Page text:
Oncological care organisation during COVID-19 outbreak

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    Funding: This work was supported by Fonds de la Recherche Scientifique (grant to CEO) and Fondation Léon Fredericq (grant to GJ and CEO).Background: COVID-19 appeared in late 2019, causing a pandemic spread. This led to a reorganisation of oncology care in order to reduce the risk of spreading infection between patients and healthcare staff. Here we analysed measures taken in major oncological units in Europe and the USA. Methods: A 46-item survey was sent by email to representatives of 30 oncological centres in 12 of the most affected countries. The survey inquired about preventive measures established to reduce virus spread, patient education and processes employed for risk reduction in each oncological unit. Results: Investigators from 21 centres in 10 countries answered the survey between 10 April and 6 May 2020. A triage for patients with cancer before hospital or clinic visits was conducted by 90.5% of centres before consultations, 95.2% before day care admissions and in 100% of the cases before overnight hospitalisation by means of phone calls, interactive online platforms, swab test and/or chest CT scan. Permission for caregivers to attend clinic visits was limited in many centres, with some exceptions (ie, for non-autonomous patients, in the case of a new diagnosis, when bad news was expected and for terminally ill patients). With a variable delay period, the use of personal protective equipment was unanimously mandatory, and in many centres, only targeted clinical and instrumental examinations were performed. Telemedicine was implemented in 76.2% of the centres. Separated pathways for COVID-19-positive and COVID-19-negative patients were organised, with separate inpatient units and day care areas. Self-isolation was required for COVID-19-positive or symptomatic staff, while return to work policies required a negative swab test in 76.2% of the centres. Conclusion: Many pragmatic measures have been quickly implemented to deal with the health emergency linked to COVID-19, although the relative efficacy of each intervention should be further analysed in large observational studies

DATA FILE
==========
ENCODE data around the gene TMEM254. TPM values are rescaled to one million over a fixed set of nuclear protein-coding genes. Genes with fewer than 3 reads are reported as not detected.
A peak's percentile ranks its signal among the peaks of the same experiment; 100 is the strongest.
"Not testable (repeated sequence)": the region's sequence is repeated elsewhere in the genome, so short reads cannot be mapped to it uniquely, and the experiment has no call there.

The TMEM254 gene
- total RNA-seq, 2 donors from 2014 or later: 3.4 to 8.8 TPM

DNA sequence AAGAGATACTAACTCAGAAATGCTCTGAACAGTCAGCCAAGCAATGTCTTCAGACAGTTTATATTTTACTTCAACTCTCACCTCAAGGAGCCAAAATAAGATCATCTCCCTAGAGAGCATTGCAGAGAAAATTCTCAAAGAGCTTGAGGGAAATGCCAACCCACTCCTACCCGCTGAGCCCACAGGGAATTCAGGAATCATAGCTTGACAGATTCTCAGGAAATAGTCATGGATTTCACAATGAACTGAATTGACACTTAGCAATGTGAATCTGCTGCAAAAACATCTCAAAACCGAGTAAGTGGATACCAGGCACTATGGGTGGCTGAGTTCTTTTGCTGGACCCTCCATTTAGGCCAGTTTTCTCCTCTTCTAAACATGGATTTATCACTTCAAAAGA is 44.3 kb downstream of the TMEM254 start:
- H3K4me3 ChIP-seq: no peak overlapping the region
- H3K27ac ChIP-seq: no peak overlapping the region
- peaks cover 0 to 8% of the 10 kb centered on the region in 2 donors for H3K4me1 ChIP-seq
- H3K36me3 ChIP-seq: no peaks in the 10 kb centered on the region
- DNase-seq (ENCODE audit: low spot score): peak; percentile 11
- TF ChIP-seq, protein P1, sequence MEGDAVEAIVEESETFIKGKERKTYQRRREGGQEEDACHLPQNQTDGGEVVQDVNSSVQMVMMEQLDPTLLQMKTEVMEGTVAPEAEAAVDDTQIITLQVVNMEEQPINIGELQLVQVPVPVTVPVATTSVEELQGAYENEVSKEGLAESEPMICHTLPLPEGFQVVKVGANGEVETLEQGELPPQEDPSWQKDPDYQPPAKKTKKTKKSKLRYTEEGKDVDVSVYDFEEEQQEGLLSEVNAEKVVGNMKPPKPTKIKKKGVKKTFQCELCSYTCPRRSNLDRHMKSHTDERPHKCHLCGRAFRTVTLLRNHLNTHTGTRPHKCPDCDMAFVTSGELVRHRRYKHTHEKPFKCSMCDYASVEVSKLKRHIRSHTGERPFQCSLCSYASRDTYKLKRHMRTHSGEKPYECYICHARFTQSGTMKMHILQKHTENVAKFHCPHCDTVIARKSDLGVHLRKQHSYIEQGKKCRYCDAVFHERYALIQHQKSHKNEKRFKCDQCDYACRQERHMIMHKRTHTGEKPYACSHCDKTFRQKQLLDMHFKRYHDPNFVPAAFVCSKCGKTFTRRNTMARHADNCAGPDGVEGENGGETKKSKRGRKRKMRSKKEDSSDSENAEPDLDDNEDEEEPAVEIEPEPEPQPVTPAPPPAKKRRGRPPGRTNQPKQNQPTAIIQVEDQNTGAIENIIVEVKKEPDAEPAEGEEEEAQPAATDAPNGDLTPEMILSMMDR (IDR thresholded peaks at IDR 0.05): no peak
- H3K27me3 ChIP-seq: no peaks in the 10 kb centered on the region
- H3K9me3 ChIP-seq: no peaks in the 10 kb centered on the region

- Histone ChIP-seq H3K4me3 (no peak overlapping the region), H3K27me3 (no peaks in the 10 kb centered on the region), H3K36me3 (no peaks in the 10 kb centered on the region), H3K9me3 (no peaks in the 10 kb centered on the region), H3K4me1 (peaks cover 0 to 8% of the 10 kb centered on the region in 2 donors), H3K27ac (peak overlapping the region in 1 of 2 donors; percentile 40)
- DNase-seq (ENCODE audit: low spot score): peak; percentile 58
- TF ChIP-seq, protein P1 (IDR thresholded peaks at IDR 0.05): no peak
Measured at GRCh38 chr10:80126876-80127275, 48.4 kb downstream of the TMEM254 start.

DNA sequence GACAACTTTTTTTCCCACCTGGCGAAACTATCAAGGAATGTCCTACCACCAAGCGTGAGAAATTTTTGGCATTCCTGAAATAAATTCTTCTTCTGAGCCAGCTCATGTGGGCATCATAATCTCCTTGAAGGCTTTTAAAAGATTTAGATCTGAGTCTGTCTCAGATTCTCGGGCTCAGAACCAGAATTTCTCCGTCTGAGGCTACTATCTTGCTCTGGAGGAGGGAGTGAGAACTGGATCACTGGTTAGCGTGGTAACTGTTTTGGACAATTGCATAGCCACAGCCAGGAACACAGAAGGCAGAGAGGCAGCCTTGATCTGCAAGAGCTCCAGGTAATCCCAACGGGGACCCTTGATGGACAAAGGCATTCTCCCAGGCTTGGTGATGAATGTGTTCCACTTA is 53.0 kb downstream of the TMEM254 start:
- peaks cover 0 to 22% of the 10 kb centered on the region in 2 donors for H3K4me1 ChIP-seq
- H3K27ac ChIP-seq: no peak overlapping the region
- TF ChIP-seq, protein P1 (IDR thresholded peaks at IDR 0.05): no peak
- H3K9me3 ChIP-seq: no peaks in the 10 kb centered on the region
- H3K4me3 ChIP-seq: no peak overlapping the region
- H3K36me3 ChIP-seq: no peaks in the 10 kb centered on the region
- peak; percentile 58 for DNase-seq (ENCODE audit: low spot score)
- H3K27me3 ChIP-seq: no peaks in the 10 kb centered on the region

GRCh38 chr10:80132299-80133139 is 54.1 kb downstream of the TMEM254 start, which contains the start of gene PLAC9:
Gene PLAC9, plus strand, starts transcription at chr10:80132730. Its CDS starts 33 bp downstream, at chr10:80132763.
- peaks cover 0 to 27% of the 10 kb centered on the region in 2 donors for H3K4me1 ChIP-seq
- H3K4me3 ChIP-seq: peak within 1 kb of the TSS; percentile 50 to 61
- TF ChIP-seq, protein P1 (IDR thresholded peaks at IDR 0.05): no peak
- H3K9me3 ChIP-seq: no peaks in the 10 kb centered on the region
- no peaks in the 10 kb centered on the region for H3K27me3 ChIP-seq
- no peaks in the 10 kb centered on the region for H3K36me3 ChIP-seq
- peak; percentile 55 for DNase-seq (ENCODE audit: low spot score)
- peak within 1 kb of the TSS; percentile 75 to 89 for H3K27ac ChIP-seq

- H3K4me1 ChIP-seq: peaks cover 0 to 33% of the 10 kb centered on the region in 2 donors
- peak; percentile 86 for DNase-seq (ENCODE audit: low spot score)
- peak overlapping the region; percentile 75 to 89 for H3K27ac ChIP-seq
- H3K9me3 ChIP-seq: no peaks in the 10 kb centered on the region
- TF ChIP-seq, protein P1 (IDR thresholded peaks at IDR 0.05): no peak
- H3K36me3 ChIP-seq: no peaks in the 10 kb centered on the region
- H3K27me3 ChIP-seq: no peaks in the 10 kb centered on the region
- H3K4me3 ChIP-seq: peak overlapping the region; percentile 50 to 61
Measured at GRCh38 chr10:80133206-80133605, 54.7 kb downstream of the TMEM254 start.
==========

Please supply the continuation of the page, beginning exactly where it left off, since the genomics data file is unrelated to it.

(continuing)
Oncological patients' reactions to COVID-19 pandemic: A single institution prospective study.

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    peer reviewedBACKGROUND: The spread of the COVID-19 pandemic has led to a rapid reorganization in all human and hospital activities, with impact on cancer patients. AIM: An analysis of cancer patients fears, and awareness of COVID-19 has been done in this study. METHODS AND RESULTS: We analyzed cancer patients' reactions to the pandemic and their perception of oncological care reorganization, through a 12-item survey, proposed at the peak of pandemic and 3 months later. Overall, 237 patients were included in the study. During the peak of pandemic 34.6% of patients were more worried about COVID-19 than cancer versus 26.4% in the post-acute phase (p = .013). Although 49.8% of patients in the acute phase and 42.3% in the post-acute phase considered their risk of death if infected ≥50%, and more than 70% of patients thought to be at higher risk of complications, the majority of them did not consider the possibility to stop or delay their treatment. Patients were more interested in following news about COVID-19 than cancer and they complied with all preventive measures in more than 90% of the cases. CONCLUSIONS: Although cancer patients worried about COVID-19 and evaluated the risk of complication or death due to COVID-19 as extremely high, they were still asking for the best oncological treatment